Everyone has had friends come and go in their lives. The people we thought in high school or college would be our best buddies forever or homies for life go MIA the moment you step off the graduation stage. In high school, I had this little clique of friends who would come over every weekend to play video games, shoot some pool or partake in a Dungeons & Dragons adventure.
And then in college, I had three different roommates with whom I spent many days and nights watching movies or going out to events. And now, almost 30 years later, I have maybe one or two of these people I see semi-regularly. Growing up changes everything. When you leave the shelter the pseudo-community college and high school gives you, it’s hard to maintain those friendships.
I have some mates that I would probably do just about anything for. From the guys I met in the haunt business, to colleagues I have in my day job of cybersecurity, I have a small little pool of “blood brothers” who are on my speed dial. We don’t hang out all that often anymore (for one reason or another), but we do still find time to check in with one another when time permits. A world without true friends is a place no one would want to find themselves, as we grow attached to certain people. Humans need that social interaction to maintain sanity in this crazy world.
In the film The Banshees of Inisherin, we see what can happen when said friendships are ruined. Colin Farrell portrays Pádraic Súilleabháin, a musician living on the fictional isle of Inisherin. One day, his best friend for many years, Colm Doherty (Brendan Gleeson), decides that Pádraic is just not worthy of being friends with him. Thus, he tells Pádraic that he is dull and to leave him alone.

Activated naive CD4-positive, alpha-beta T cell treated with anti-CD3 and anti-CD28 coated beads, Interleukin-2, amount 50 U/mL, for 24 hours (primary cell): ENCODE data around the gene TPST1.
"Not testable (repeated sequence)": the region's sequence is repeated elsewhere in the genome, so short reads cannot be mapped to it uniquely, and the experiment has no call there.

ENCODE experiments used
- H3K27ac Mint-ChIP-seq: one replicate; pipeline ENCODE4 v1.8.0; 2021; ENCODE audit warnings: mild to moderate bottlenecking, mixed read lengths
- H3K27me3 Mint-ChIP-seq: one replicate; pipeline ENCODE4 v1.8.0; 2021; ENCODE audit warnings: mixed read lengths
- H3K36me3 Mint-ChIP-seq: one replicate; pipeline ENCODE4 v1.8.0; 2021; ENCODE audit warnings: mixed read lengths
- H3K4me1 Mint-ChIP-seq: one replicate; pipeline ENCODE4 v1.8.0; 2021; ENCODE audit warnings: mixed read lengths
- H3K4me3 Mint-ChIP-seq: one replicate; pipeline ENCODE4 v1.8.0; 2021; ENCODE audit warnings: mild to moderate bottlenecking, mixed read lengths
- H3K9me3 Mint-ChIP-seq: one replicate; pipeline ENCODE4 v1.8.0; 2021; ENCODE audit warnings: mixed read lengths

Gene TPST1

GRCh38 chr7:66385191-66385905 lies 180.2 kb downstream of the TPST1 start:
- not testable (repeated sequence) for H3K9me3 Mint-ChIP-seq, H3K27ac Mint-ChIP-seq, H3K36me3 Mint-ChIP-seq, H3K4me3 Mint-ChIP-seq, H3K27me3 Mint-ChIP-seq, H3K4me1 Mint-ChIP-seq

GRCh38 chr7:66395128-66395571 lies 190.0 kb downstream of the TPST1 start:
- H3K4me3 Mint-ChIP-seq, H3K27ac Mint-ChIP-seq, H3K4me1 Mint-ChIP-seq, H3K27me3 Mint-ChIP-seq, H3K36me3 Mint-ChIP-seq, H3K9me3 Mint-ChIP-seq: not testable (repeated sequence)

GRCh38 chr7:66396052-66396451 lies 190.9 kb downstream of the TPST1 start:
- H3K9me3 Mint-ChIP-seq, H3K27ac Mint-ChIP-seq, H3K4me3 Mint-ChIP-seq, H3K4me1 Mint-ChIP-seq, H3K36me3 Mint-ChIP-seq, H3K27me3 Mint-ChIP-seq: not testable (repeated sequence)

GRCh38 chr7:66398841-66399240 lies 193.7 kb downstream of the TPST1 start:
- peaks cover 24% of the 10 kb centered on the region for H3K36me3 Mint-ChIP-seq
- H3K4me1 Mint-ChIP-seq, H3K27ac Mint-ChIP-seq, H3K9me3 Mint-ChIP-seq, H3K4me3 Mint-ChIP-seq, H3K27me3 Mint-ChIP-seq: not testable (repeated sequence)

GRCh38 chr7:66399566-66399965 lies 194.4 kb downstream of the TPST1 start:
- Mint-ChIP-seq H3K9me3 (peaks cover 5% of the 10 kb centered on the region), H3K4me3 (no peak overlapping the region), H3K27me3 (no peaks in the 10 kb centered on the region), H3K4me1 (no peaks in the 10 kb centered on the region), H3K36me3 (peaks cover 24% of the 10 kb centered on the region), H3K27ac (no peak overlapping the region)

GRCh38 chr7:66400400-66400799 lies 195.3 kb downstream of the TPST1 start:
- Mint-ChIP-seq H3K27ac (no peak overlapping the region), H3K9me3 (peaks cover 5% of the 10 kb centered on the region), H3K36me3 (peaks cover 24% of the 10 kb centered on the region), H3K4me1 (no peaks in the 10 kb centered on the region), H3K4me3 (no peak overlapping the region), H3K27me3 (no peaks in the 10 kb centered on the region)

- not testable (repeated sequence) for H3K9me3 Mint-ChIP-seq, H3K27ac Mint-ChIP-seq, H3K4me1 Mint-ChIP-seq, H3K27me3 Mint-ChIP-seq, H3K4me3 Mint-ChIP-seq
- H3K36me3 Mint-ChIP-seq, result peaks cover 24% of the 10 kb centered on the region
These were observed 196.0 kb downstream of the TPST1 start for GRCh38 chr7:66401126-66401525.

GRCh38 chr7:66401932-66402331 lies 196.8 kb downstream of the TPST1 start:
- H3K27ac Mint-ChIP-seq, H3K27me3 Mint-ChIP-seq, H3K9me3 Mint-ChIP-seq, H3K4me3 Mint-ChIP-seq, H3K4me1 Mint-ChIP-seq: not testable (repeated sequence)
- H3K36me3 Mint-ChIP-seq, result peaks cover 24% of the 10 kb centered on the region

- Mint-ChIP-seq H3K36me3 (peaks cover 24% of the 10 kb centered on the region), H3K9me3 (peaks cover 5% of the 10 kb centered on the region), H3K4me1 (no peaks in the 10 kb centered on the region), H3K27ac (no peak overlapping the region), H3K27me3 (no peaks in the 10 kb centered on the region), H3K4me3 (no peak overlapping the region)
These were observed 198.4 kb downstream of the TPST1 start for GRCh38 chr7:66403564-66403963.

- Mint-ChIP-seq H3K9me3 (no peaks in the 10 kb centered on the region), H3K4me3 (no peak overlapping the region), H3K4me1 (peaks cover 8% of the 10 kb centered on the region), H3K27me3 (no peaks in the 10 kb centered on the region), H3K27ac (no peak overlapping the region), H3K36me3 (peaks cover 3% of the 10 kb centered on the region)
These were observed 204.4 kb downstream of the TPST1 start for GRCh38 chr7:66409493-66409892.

Pádraic’s life is wrecked by this startling revelation. He badgers Colm to the point where Doherty gives him a stern warning that if he bothers him further, Colm will cut off one of his own fingers. Even with the care and love of Pádraic’s sister, Siobhán (Kerry Condon), and another acquaintance named Dominic (Barry Keoghan), Pádraic and Colm appear to reach an impasse in which their lives will never be the same again.
First off, Colin Farrell is magnificent in The Banshees of Inisherin. I would say that this role was one that the Irish actor was made to play. He makes Pádraic an extremely sympathetic person. The character could have easily been the worst part of the film, as Pádraic is almost comically upset about the loss of his friend. He whines and moans about the abrupt ending of this companionship and will not take no for an answer. Any other actor would have not been able to make Pádraic likable with all of these shortcomings, but Farrell was spectacular. For that very reason, Colin Farrell has my vote, as of now, for Best Actor in this awards season.
The Banshees of Inisherin is very simple in its premise, but deep in lore. On its face, you just have a simple falling out of friends. But it gets way deeper than that. We want to know what changed with Colm to make him resent being friends with Pádraic. Why does Pádraic become so heartbroken over this? Would Colm actually cut off his own fingers as a way to make Pádraic leave him alone? All of these subplots (and more not mentioned) work hand in hand to make this very simple story an onion, with layers upon layers that the audience has to peel back to truly experience everything the film has to offer.
I give The Banshees of Inisherin five out of five stars. For a movie simply about two friends having a falling out, it feels like so much more. The cast is great in all their roles, with Colin Farrell turning in one of the best performances to date. Banshees is one of those movies that works from beginning to end. You will find yourself happy, sad, disappointed and frustrated, but most of all you will be entertained.